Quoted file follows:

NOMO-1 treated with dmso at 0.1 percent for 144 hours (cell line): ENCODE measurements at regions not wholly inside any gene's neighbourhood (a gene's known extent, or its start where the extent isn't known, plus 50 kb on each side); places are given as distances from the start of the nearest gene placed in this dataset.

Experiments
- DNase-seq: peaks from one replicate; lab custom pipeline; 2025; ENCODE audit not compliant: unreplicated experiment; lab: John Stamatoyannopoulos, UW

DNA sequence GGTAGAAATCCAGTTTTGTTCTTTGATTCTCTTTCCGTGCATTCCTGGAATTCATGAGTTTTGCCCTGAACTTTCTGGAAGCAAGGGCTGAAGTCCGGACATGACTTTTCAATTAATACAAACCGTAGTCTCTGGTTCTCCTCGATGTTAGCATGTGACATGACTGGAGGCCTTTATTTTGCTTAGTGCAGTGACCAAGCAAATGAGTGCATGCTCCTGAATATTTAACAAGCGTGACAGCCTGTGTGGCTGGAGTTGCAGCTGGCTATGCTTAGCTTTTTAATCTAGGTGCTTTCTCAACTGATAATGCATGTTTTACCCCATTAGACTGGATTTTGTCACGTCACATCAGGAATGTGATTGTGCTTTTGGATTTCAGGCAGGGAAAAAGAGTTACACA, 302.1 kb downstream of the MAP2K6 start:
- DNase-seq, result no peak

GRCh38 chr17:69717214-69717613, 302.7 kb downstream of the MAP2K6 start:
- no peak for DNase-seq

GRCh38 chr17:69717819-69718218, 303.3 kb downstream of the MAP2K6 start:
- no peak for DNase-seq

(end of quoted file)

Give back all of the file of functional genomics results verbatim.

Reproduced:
NOMO-1 treated with dmso at 0.1 percent for 144 hours (cell line): ENCODE measurements at regions not wholly inside any gene's neighbourhood (a gene's known extent, or its start where the extent isn't known, plus 50 kb on each side); places are given as distances from the start of the nearest gene placed in this dataset.

Experiments
- DNase-seq: peaks from one replicate; lab custom pipeline; 2025; ENCODE audit not compliant: unreplicated experiment; lab: John Stamatoyannopoulos, UW

DNA sequence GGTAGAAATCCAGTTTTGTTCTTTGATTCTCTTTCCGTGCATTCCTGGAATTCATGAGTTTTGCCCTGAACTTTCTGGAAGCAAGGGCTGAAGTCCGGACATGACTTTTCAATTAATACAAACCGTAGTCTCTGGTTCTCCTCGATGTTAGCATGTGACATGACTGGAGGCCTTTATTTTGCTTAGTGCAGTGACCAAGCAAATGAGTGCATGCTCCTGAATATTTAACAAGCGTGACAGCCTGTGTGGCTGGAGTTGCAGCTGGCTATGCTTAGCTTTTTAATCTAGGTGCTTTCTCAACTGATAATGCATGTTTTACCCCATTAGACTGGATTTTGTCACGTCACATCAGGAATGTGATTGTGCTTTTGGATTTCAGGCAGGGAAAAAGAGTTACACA, 302.1 kb downstream of the MAP2K6 start:
- DNase-seq, result no peak

GRCh38 chr17:69717214-69717613, 302.7 kb downstream of the MAP2K6 start:
- no peak for DNase-seq

GRCh38 chr17:69717819-69718218, 303.3 kb downstream of the MAP2K6 start:
- no peak for DNase-seq